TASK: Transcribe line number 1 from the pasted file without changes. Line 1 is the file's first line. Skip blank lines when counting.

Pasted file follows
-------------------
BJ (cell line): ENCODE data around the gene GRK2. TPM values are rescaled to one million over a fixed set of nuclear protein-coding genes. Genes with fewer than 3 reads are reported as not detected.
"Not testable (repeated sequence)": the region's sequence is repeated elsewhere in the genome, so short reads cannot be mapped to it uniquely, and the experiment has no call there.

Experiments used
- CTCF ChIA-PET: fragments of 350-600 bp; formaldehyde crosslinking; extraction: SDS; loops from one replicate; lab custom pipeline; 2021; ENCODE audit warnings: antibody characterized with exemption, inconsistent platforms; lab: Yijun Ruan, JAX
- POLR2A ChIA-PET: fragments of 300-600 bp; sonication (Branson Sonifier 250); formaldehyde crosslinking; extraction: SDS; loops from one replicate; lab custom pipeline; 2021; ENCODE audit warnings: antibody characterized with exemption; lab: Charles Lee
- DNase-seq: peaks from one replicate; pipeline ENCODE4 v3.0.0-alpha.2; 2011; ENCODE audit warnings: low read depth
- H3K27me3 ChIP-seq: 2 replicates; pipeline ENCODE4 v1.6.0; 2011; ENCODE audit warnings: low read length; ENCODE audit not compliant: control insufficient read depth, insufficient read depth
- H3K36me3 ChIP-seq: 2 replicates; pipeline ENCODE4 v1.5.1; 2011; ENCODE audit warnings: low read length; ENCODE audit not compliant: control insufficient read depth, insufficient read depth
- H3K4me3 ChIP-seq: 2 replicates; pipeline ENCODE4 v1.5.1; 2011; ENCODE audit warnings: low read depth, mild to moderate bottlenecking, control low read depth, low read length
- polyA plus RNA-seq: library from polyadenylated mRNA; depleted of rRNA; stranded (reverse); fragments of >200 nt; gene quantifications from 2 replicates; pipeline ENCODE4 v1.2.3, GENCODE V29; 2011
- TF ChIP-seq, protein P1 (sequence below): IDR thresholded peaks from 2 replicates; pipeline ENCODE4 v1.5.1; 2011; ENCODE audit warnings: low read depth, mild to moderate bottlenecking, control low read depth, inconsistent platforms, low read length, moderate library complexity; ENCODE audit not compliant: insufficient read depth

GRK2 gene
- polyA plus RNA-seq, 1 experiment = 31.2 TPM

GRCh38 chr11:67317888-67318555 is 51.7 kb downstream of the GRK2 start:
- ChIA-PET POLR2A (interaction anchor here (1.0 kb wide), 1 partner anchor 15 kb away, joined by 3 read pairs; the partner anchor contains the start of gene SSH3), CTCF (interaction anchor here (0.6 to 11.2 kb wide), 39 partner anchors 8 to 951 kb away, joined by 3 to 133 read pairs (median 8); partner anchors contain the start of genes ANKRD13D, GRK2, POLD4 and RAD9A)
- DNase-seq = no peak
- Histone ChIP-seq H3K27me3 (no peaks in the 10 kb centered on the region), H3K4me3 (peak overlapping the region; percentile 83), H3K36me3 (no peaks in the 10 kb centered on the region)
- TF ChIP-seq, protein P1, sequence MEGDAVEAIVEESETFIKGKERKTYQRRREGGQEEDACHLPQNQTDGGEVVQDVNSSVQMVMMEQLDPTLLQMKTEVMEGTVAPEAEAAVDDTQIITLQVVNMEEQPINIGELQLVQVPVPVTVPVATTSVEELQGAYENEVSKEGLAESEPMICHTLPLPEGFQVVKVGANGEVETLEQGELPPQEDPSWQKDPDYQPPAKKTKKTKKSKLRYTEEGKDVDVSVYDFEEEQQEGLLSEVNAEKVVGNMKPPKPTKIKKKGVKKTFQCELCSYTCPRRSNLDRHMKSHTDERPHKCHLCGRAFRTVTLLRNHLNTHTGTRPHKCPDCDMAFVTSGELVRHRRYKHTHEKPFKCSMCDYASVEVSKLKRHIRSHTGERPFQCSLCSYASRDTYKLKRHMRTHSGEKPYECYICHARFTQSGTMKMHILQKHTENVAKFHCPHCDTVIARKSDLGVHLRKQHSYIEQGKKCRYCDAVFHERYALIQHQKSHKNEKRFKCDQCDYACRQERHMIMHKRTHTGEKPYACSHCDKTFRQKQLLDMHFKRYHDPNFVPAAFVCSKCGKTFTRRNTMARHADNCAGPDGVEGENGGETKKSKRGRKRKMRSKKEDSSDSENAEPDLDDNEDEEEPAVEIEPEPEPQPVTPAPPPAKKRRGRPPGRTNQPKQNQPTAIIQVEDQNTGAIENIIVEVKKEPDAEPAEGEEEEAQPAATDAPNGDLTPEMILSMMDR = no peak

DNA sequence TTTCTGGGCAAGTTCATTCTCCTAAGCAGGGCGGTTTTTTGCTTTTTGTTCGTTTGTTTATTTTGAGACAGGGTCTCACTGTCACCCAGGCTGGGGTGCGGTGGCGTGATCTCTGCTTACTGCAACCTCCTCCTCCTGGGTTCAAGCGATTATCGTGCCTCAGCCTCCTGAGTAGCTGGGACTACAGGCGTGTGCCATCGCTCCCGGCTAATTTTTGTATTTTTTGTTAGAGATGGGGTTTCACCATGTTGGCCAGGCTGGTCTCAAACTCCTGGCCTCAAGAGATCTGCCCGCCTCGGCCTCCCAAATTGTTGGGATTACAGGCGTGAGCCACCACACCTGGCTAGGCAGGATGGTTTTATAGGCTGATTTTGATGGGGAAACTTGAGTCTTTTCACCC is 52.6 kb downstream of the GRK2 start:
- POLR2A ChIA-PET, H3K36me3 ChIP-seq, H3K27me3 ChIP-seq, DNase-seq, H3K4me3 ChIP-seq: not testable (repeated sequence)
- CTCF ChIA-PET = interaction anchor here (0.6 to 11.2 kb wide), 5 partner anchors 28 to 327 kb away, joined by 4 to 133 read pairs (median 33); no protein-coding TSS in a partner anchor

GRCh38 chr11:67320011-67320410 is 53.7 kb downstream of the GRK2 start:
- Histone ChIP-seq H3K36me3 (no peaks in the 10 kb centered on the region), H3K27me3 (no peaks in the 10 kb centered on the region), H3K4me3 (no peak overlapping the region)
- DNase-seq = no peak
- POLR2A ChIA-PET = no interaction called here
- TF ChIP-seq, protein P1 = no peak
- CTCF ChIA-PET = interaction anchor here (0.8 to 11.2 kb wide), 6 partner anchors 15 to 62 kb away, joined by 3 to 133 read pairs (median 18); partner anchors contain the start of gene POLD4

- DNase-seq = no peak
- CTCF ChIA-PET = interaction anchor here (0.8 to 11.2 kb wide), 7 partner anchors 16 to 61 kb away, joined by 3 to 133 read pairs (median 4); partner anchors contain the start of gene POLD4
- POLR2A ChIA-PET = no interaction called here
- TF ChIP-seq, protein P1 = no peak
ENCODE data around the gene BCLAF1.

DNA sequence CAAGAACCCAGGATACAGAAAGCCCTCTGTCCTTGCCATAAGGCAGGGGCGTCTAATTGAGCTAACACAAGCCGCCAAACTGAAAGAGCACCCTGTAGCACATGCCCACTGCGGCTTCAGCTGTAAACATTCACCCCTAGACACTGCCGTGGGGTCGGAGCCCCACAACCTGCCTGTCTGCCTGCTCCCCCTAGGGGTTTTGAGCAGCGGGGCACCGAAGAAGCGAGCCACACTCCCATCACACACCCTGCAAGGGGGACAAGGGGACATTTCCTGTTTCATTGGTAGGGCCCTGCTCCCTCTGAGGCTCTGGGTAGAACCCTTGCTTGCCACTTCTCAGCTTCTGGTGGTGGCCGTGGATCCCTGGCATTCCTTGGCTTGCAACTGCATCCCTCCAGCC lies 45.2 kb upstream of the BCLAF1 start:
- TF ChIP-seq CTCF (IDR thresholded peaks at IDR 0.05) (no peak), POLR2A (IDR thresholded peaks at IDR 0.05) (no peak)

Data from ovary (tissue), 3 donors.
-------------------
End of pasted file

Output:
BJ (cell line): ENCODE data around the gene GRK2. TPM values are rescaled to one million over a fixed set of nuclear protein-coding genes. Genes with fewer than 3 reads are reported as not detected.